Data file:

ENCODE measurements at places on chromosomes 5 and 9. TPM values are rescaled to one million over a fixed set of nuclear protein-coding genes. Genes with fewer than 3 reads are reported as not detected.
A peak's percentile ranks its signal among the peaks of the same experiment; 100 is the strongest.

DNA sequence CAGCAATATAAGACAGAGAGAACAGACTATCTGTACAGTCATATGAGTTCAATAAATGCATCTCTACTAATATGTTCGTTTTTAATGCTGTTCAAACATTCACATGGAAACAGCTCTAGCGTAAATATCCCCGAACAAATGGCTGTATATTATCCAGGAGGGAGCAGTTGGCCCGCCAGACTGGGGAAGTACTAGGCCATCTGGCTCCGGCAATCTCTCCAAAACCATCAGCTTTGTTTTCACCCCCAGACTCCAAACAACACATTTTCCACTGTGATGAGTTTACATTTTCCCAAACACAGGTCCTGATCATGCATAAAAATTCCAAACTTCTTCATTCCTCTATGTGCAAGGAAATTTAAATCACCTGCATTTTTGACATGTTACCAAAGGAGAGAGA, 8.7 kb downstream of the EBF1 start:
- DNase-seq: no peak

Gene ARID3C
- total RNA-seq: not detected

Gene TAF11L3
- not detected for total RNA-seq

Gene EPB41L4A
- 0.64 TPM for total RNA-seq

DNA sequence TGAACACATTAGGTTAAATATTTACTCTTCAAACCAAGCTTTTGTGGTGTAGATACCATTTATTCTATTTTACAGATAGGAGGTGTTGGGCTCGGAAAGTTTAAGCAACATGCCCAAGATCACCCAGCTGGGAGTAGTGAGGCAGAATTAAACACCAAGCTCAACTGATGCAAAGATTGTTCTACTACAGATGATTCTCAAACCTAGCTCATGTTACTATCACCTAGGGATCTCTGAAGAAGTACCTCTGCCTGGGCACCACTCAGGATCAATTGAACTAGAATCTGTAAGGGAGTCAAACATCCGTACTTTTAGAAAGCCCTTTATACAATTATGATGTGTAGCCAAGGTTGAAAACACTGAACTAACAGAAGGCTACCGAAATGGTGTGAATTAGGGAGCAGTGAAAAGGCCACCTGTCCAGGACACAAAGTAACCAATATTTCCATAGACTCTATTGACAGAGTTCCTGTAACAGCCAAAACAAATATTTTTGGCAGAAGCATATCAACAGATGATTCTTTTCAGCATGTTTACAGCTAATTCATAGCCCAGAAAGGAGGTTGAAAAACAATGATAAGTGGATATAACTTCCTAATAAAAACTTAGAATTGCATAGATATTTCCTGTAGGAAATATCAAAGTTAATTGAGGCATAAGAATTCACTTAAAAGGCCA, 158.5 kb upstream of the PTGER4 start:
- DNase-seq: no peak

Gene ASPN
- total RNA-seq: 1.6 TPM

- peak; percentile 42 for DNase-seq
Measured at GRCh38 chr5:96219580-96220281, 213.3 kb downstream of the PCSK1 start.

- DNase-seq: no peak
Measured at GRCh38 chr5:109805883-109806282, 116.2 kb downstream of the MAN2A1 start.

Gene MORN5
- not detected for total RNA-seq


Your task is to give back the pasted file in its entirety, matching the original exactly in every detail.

ENCODE measurements at places on chromosomes 5 and 9. TPM values are rescaled to one million over a fixed set of nuclear protein-coding genes. Genes with fewer than 3 reads are reported as not detected.
A peak's percentile ranks its signal among the peaks of the same experiment; 100 is the strongest.

DNA sequence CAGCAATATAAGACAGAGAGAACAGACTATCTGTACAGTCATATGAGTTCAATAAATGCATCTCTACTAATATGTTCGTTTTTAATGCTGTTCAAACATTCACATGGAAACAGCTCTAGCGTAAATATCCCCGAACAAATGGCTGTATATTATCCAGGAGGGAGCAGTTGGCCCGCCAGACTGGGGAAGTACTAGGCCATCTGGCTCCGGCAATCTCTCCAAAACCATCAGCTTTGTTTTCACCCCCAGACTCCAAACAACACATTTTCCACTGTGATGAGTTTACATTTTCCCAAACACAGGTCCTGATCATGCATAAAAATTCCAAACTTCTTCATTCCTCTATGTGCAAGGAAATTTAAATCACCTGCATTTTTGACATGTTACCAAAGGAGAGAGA, 8.7 kb downstream of the EBF1 start:
- DNase-seq: no peak

Gene ARID3C
- total RNA-seq: not detected

Gene TAF11L3
- not detected for total RNA-seq

Gene EPB41L4A
- 0.64 TPM for total RNA-seq

DNA sequence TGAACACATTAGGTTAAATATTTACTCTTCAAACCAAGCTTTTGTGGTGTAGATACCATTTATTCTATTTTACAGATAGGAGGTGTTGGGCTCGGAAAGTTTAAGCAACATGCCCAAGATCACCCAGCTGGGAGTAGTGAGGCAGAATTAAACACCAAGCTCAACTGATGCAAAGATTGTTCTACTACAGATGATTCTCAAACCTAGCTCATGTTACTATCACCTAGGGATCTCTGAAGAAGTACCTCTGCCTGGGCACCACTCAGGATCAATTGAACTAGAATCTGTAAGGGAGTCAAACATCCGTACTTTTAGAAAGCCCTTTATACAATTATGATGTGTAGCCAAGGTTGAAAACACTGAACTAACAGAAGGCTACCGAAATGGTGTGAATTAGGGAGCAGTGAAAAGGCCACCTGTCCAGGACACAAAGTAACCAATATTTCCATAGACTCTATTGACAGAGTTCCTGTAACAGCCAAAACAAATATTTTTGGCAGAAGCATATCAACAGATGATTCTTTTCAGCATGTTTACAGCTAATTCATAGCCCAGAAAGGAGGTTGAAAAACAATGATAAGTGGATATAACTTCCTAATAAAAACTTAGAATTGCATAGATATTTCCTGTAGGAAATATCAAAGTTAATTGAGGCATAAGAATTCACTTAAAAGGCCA, 158.5 kb upstream of the PTGER4 start:
- DNase-seq: no peak

Gene ASPN
- total RNA-seq: 1.6 TPM

- peak; percentile 42 for DNase-seq
Measured at GRCh38 chr5:96219580-96220281, 213.3 kb downstream of the PCSK1 start.

- DNase-seq: no peak
Measured at GRCh38 chr5:109805883-109806282, 116.2 kb downstream of the MAN2A1 start.

Gene MORN5
- not detected for total RNA-seq